For other film options, check the program here – click on a movie to check whether it’s in English (or some language you know) or has English subtitles.
FFF Kicks Off Today!!
Text and photo by Umut Hanioğlu
What better fun than catching a movie with friends, like these guys?
The Lund International Fantastic Film Festival, which premieres tonight at 21:00 with Scott Pilgrim vs The World at the Kino, will run until October 2.
The FFF offers a mix of new and not-so-new science fiction, fantasy and horror films, one of which will surely attract your attention. This year the festival hosts recent audience pleasers such as the UK hit Shaun of the Dead and The Illusionist.
You can also see a number of new features by acclaimed directors in the horror/fantasy genre, such as Faye Jackson’s debut feature Strogoi, a story based on the vampire folklore of Romanian village life. For the hardcore science fiction fan, I recommend Stranger in a Strange Land, a film based on writer Robert Heinlein’s lenghty book of the same name.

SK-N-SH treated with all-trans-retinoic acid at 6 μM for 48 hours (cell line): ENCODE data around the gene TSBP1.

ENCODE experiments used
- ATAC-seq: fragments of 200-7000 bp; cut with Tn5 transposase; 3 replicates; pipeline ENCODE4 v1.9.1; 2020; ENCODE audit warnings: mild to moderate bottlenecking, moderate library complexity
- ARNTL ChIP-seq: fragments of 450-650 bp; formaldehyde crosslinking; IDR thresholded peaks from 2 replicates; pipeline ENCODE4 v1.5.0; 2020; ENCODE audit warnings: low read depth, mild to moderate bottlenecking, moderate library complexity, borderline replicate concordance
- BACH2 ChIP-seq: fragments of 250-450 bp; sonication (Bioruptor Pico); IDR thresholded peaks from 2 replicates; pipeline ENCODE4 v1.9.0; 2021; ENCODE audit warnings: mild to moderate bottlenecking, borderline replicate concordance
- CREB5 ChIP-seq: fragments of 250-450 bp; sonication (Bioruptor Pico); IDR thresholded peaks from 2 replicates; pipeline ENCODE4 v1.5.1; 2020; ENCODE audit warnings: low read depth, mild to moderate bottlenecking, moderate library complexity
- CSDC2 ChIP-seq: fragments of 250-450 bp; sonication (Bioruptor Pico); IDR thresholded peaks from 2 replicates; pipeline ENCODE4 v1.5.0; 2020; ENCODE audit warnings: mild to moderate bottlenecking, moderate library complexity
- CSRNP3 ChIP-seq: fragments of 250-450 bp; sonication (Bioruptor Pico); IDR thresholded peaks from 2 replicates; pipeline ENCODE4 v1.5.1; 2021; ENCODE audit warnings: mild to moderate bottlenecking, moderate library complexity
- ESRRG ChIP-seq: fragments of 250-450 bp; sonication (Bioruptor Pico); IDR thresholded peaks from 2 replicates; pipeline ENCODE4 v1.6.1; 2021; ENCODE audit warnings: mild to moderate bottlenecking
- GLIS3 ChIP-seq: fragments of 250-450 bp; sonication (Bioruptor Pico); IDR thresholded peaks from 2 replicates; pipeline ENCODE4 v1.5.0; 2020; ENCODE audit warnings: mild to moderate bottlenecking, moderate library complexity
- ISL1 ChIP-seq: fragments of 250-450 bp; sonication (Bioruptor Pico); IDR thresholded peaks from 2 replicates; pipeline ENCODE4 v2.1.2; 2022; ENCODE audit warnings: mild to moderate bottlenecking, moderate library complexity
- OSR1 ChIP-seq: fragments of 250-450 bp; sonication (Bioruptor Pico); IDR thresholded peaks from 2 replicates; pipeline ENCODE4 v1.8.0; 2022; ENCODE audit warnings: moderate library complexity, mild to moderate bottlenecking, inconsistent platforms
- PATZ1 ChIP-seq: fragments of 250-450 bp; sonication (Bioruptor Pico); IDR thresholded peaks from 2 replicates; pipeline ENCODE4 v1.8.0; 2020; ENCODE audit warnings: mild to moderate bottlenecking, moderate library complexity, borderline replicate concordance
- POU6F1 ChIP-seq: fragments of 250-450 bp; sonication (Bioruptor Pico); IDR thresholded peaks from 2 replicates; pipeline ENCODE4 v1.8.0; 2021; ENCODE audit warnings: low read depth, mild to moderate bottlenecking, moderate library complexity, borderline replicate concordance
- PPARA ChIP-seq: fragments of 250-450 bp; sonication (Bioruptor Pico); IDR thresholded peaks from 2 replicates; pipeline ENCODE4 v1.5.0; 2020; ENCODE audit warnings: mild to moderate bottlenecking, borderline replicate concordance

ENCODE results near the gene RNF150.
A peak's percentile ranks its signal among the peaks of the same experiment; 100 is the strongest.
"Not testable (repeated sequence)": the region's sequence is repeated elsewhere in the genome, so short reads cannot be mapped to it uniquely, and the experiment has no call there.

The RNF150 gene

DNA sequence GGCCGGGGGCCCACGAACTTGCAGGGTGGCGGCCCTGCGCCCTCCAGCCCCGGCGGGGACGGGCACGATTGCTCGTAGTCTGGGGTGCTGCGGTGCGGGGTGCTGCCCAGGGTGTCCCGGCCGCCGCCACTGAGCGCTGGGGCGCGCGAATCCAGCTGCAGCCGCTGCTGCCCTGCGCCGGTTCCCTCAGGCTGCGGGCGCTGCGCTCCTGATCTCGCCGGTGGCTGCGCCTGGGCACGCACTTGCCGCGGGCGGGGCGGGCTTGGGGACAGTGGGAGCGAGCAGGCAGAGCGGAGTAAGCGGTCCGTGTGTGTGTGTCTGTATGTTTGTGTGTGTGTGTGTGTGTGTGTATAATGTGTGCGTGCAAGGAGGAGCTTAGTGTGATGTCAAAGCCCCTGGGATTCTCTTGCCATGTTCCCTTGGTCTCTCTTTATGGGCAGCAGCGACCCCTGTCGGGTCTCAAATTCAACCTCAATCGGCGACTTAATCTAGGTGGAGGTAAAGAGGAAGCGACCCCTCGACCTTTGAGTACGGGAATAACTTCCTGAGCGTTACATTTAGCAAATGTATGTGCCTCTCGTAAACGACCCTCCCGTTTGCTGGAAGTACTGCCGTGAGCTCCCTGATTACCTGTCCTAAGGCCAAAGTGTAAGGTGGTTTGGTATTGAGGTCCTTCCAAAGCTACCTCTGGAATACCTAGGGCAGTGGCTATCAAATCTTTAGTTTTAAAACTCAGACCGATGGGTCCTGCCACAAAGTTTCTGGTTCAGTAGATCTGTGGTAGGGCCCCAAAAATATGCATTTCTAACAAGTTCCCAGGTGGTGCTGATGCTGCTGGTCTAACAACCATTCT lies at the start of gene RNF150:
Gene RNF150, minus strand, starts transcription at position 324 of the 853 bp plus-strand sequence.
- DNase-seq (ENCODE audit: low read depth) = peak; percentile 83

The films are taking place at the Kino and Södran as well as at the Stadshallen. Tickets are 75 SEK (100 SEK for 3D movies), but an additional 40 SEK membership is first required – there are also multi-movie packages (details here).
For more info, check out the official website (parts in English) or check around town and grab a booklet!!
A night at the movies is classic good fun.
British comedienne Sally Phillips in Lund tonight
The first Lunds Humorfestival is currently on (August 27 and 28), and tonight at 10:30pm Sally Phillips will be on stage at the Lunds Stadsteatern.
Leftover tickets will be sold at the door half an hour prior to the show. Tickets are 170 SEK.
There are of course other shows and concerts on, some of them free, but in Swedish only. You can find the Google-translated program here.
Keep on rocking in the free… concerts
Band of Horses (USA) on the Malmöfestivalen stage.
Malmöfestival is going strong all week, with lots of concerts and activities that won’t cost you a krona.
Mark Wong, who went to check out Band of Horses reports, “The festival site I went to was close to Malmö Central station and you could hear the loud music from there. It was a very windy and cold day but that did not stop throngs of rock music fans from swarming the main square of the city. The festival will continue until the 27th of August so make sure you visit Malmö!”
More pictures here! Continue reading
Free week-long happenings a short bus/train ride away
There will be lots of day and night-time entertainment over the weekend and in the days that follow – you can find the PDF program (in English! :D) here.
There is a bit more information in English on their snazzy website.
For travel to Malmö, there’s some transport info in the ‘New to Lund‘ page.